-
Finally, but quite essential, we suggest that although the metal concentrations in CM and SBs in our study are below the permissible limit levels, health authorities must exercise strict control over Pb, Cd, and Mn concentrations in CM and SBs because these foods are ingested throughout the lifetime of individuals in all age groups, and especially early in development. In addition, it must be emphasized that CM is a crucial ingredient of many processed foods, including baby foods, and heavy metal contamination may give rise to increased accumulation of these metals in processed foods and, consequently, increased absorption and deposition in the human body.
-
Although this study does not provide results that may or not suggest a potential public health concern, it certainly constitutes an alert for the need for further studies on this matter.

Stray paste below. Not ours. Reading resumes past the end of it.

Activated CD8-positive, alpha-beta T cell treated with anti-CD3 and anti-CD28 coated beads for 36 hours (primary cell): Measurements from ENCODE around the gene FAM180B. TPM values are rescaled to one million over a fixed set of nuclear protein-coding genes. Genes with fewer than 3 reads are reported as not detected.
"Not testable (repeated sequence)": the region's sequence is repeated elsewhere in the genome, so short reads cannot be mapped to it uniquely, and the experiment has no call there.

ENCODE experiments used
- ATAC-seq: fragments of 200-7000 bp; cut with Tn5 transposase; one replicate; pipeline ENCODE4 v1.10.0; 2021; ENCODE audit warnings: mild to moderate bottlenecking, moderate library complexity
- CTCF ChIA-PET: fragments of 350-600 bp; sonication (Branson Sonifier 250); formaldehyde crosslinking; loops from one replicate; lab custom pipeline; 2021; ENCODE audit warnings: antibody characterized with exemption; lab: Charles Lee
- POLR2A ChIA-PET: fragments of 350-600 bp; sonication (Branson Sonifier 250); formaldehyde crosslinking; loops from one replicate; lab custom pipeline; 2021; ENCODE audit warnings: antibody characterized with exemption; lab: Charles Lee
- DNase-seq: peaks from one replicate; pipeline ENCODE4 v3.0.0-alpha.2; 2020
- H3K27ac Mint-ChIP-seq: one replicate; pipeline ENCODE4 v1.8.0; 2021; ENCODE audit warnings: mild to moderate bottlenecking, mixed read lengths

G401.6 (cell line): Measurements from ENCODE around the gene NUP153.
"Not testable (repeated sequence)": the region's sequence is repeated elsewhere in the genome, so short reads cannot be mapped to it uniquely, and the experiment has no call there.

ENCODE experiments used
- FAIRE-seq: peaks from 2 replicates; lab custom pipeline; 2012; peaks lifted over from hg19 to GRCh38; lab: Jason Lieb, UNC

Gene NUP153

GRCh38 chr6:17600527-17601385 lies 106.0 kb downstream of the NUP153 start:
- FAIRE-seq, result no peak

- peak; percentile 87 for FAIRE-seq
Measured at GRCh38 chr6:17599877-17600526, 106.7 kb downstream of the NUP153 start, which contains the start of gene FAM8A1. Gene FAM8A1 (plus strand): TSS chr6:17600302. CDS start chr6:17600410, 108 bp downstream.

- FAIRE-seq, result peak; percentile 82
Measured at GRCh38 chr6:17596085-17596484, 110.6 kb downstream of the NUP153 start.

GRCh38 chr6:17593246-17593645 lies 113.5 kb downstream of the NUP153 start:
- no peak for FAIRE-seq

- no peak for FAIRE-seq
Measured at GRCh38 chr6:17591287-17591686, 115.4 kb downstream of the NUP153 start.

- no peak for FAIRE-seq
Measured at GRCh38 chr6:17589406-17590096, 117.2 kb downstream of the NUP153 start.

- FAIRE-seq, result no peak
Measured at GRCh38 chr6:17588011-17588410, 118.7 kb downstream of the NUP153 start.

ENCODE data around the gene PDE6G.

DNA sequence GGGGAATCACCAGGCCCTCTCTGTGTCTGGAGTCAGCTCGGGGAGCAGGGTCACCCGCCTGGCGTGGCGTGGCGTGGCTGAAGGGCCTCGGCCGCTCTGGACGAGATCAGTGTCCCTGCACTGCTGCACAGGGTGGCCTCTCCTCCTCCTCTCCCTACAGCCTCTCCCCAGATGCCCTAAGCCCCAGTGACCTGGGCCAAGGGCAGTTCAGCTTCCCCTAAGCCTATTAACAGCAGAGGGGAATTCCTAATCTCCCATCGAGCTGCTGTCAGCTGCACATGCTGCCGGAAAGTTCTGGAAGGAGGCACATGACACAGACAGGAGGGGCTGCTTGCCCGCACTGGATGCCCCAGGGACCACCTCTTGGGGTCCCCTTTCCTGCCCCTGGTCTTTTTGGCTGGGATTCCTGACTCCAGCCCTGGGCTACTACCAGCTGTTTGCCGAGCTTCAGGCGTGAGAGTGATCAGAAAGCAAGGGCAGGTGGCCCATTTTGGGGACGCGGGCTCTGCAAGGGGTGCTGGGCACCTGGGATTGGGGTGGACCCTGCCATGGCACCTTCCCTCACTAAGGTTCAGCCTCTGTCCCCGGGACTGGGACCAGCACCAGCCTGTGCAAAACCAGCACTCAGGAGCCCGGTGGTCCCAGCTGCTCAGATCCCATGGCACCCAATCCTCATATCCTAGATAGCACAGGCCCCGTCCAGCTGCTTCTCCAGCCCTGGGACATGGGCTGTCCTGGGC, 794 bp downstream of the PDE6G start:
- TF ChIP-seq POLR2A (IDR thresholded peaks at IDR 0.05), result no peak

Author Contributions

V.L.A.: contributed to the conception of this work, the supervision of the development of the experimental work (methodology and validation), the interpretation of data, and writing. I.R.: contributed to part of the analytical work. A.P.M.d.S.: contributed to the conception of this work, the interpretation of the data, and writing. M.A.: contributed by critically reviewing this manuscript for important intellectual content. M.L.M.: contributed to the conception of this work, the supervision of the development of the experimental work (methodology and validation), the interpretation of data, and writing. All authors have read and agreed to the published version of the manuscript.

Funding

The authors would like to thank the Portuguese Fundação para a Ciência e Tecnologia (FCT) for the financial support through national funds under iMed.ULisboa UIDB/04138/2020 and UIDP/04138/2020.